An open letter in regards to the Draken Harald Hårfagre in the wake of the Great Lakes Pilotage regulations
Draken Harald Hårfagre
South Haven, Michigan
25th July 2016
An open letter in regards to the Draken Harald Hårfagre in the wake of the Great Lakes Pilotage regulations:
First of all, I would like to extend a very large thank you to everyone involved in donating in an attempt to help balance our budget, Sons of Norway for kick starting the fundraiser, the pilot associations and Coast Guard for being patient with us, all of the fantastic pilots who have navigated us through the lakes so far and have become our friends, all who visited our little ship, all who wants to visit our little ship, Consuls, Politicians, Tall Ship’s America for all their hard work helping us and inviting us to the Great Lakes, registered and non registered pilots desiring to donate their time, Canadian Pilots for donating their time through the St. Lawrence, Journalists interested in us, all of you giving us incredible support mentally through this matter, and thank you Sigurd for building our Draken, hiring this crew, and making this expedition a reality.
As many of you already are aware, our Draken is subject by US regulation to carry a registered pilot during her time underway in the international waters of the Great Lakes. This was a law put into effect during the US presidential administration of Dwight Eisenhower. Because our transit is over many months and several thousand nautical miles, this fee is amounting to be very large for our little ship. The precise fee is not the most straightforward to calculate. While drawing a straight line from city A to city B and calculate for max speed is typical for cargo ships, it is not realistic for us unfortunately. For example (please bear with me for those of you already familiar with all of this) we have a max fuel capacity which requires us to stop approximately every thirty hours to refuel. We are a sailing ship designed after traditions dating back to before the year 800 AD and constant vibrations from the engines can be detrimental for our riveted oaken hull. While motoring ahead full works in calm weather, there lies a risk of damaging Draken if we were to attempt to motor into any significant head seas. Our crew of around 34 works in the lake’s summer heat and sleeps in a tent with as many as 21 persons, we would like to take 15 minutes a day for a cooling swim, all adding time and dollars to our expedition in the lakes.
If we were to participate in the remaining Tall Ships Great Lakes Challenge® races between the ports, it will increase our distances and hours on the lakes adding days to our journey. And if we were to continue under sail instead of by engine between the ports we would be subject to the mercy of the winds, tacking to windward through many of the lakes, or becalmed. We are a crew of professional sailors, and sailing volunteers, desiring to sail our ship as she is designed for, of course with a balance and compromise of using the engine when sail propulsion is unfeasible. As a crew we have all been sacrificing sailing on the lakes just to deliver our ship to all who have been pleading to us to push forward. Again, thank you for your support.
We have heard some unfortunate news, since all of this has come to the surface. We have been informed that the pilot associations have been receiving threats and being harassed by angry individuals. I hope we can come together and take an approach to this that is with kindness, honesty, and integrity. We respect pilots and their profession. The safety of the Great Lakes, and well being of all living near these beautiful bodies of water rely on their tireless skills in navigating these huge ships through difficult waterways in all conditions. It is not an easy job. We absolutely always welcome the Great Lakes Pilots onboard, and also prefer they not have to take valuable time out of their already overly busy schedules for our relatively tiny viking ship.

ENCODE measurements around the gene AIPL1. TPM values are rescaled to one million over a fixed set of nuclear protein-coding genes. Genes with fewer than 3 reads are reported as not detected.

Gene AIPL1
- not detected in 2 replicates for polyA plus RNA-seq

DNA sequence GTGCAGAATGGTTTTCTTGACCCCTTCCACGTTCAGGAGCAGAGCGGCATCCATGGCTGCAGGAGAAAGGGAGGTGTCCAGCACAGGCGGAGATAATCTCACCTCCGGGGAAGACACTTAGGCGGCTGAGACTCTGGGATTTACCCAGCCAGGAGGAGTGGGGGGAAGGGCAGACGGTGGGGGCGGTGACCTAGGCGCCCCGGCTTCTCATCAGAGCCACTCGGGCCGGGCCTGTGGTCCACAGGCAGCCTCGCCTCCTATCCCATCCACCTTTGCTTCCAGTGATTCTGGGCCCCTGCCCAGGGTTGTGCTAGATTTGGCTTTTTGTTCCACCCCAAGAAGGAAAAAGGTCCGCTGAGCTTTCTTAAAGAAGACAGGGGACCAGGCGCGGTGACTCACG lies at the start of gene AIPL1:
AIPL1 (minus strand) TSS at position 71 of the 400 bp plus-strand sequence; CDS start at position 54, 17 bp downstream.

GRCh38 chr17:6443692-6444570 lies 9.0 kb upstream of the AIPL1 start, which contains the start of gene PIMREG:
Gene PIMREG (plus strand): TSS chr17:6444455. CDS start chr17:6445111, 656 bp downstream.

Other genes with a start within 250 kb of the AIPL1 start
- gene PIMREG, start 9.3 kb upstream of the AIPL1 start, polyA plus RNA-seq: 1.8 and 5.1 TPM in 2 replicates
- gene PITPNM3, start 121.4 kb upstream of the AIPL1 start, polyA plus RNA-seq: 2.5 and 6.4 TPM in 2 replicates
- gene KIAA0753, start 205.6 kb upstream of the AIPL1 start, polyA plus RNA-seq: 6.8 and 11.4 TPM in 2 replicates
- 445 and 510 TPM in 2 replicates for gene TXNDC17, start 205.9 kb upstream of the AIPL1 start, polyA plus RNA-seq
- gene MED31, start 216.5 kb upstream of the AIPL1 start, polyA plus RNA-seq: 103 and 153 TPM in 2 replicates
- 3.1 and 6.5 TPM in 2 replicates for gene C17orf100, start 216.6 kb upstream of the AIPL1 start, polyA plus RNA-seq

Often stories become confused over time, and facts misconstrued. What is absolutely certain is that Sons of Norway is raising money only for covering our Pilotage fees that we haven’t budgeted for, and our pilotage fees only. At the moment of writing, the fundraiser has raised over sixty-nine thousand dollars, which is at the absolute skimming by the skin of our teeth, around a hundred thousand dollars below the lowest assumed fee we have seen cast forward for Pilotage.
Again, we can never thank all of you enough for the gift of generosity, support, and kindness, you have shown us, the Pilots, Pilot Authorities, and Coast Guards. It is because of you we all, Draken crew and Great Lakes Pilots, still have our and their livelihoods, and can continue to bring this wonderful viking ship to your eyes.
Björn Ahlander – Captain
Dag I Sjovold – medic and photographer
Einar Gudmundsson – volunteer deckhand
Pelayo Secades – watchleader and professional deckhand
Torben Hildemar – 1st mate
Corey Young – mate
Jonas Adenmark Thoreson – volunteer deckhand
Arild Nilsen – boatbuilder
Susana Vallejos – professional deckhand
Kerstin Kessu Karu – second cook
Anne-laure Pharisien – volunteer deckhand
David Short – Watchleader
Kalle Wannerskog – landcrew
Thomas J. Olsen – volunteer deckhand
Jemima Soutter – volunteer deckhand
Kristian Velle – Engineer and professional deckhand
Luke Snyder – Expedition Coordinator
Karin Gafvelin – watchleader and professional deckhand
Written by Woodrow Wiest – watchleader – Draken Harald Hårfagre